Magazine article Arts & Activities

Logos and Wordmarks

Magazine article Arts & Activities

Logos and Wordmarks

Article excerpt

Almost everyone can sketch a memorable logo. Some, like Coca-Cola, have remained virtually unchanged for over 50 years, while other companies feel the need to rebrand, to energize soft markets or lagging sales. What qualities contribute to a memorable logo or corporate mark? How can students make good design decisions when faced with this problem? One strategy is taking a closer look at the corporate symbols that are in their vernacular and analyze a series of them to determine why each is or is not effective.

A handout with a number of successful corporate symbols was given to students and discussed in class. Many graphic designers believe for a logo to work, it must pictographically capture the essence of the product or service being offered--if the public can't identify what's being sold, such a logo would be utterly useless. The problem with this approach, though, is the difficulty of finding purely pictographic solutions for many abstract concepts, and that cultural differences may blur the meaning.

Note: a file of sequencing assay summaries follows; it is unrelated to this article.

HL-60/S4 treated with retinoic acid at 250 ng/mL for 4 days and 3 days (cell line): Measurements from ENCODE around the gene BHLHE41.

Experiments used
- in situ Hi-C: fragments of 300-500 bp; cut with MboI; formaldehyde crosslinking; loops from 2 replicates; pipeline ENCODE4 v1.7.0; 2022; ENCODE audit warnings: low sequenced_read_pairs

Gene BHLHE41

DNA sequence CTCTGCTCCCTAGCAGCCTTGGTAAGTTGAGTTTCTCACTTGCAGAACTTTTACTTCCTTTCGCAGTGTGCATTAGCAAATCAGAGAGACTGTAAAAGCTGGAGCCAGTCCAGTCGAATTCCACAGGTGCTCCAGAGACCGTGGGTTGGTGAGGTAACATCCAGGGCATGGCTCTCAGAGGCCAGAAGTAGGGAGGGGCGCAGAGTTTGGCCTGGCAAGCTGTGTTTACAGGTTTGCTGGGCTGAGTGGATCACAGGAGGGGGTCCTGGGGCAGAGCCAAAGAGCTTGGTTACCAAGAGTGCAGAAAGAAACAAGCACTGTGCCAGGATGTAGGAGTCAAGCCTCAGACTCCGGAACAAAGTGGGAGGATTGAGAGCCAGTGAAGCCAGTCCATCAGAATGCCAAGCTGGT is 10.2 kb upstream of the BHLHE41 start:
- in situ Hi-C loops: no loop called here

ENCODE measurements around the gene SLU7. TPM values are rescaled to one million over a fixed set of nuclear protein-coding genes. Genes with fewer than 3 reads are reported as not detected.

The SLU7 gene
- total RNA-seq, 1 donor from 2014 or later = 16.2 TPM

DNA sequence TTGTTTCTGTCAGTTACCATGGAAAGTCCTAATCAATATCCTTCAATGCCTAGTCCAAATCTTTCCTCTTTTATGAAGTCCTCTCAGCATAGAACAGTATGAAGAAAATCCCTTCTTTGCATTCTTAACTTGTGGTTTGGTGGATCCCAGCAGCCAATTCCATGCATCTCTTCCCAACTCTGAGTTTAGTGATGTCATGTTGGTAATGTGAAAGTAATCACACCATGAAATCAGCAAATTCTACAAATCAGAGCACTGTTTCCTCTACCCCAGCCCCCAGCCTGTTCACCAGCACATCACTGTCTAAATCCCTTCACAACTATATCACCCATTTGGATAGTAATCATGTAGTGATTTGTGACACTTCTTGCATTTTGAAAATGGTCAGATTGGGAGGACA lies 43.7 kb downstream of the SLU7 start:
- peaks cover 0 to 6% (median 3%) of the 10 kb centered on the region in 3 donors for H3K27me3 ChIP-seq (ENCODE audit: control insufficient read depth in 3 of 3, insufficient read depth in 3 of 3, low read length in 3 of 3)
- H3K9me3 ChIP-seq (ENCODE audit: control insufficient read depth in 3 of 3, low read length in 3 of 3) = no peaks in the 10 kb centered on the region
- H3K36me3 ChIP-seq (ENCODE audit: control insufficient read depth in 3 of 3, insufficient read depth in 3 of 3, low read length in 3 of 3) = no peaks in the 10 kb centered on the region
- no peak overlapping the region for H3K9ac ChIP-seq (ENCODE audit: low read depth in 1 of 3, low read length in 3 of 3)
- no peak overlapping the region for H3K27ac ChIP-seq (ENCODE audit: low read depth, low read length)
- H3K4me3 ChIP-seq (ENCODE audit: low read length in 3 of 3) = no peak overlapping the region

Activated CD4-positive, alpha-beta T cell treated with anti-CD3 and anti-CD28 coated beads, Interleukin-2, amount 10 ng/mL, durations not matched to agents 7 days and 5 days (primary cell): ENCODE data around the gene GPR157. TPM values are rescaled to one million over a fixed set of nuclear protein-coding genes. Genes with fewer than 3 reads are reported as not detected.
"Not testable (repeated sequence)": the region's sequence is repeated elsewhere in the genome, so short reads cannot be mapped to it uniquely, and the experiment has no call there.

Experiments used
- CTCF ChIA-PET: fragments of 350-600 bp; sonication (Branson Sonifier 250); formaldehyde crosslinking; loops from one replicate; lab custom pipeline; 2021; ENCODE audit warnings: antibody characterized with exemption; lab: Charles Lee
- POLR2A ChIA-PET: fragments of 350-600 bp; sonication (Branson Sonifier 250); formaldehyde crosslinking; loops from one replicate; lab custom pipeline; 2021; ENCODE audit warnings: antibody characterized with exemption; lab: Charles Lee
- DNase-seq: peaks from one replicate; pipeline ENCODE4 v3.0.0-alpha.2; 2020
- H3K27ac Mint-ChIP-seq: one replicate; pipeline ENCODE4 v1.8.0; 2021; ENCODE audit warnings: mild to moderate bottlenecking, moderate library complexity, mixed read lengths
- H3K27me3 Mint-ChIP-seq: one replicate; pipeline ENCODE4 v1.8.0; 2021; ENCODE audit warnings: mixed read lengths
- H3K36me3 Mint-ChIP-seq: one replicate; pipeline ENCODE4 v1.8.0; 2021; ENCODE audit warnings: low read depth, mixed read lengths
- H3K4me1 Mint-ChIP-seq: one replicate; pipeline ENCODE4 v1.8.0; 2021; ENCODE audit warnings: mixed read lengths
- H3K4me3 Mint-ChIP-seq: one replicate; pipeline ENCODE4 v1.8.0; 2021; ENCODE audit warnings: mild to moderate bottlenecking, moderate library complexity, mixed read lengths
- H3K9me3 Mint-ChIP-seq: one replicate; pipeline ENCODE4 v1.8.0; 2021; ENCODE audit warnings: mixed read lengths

Far more prevalent, and at the other end of the design spectrum, are designers who believe that with proper marketing, people will identify abstract forms or specific shapes and associate them with the company, product or service concerned. Canadian National Railway's famous CN logo is a perfect example of this train of thought (pun intended).

Then there are typographic wordmarks that attempt to create unique letterforms or groups of letters combined with colored shapes that, over time, people associate with a company. IKEA, for example, uses bold extended letters and the colors of the Swedish flag, and Best Buy's bright yellow signs with their bold, black lettering can be seen a mile away.

Good logos must work from a distance in a large format, as well as on a business card. They must print well in black and white and color. …

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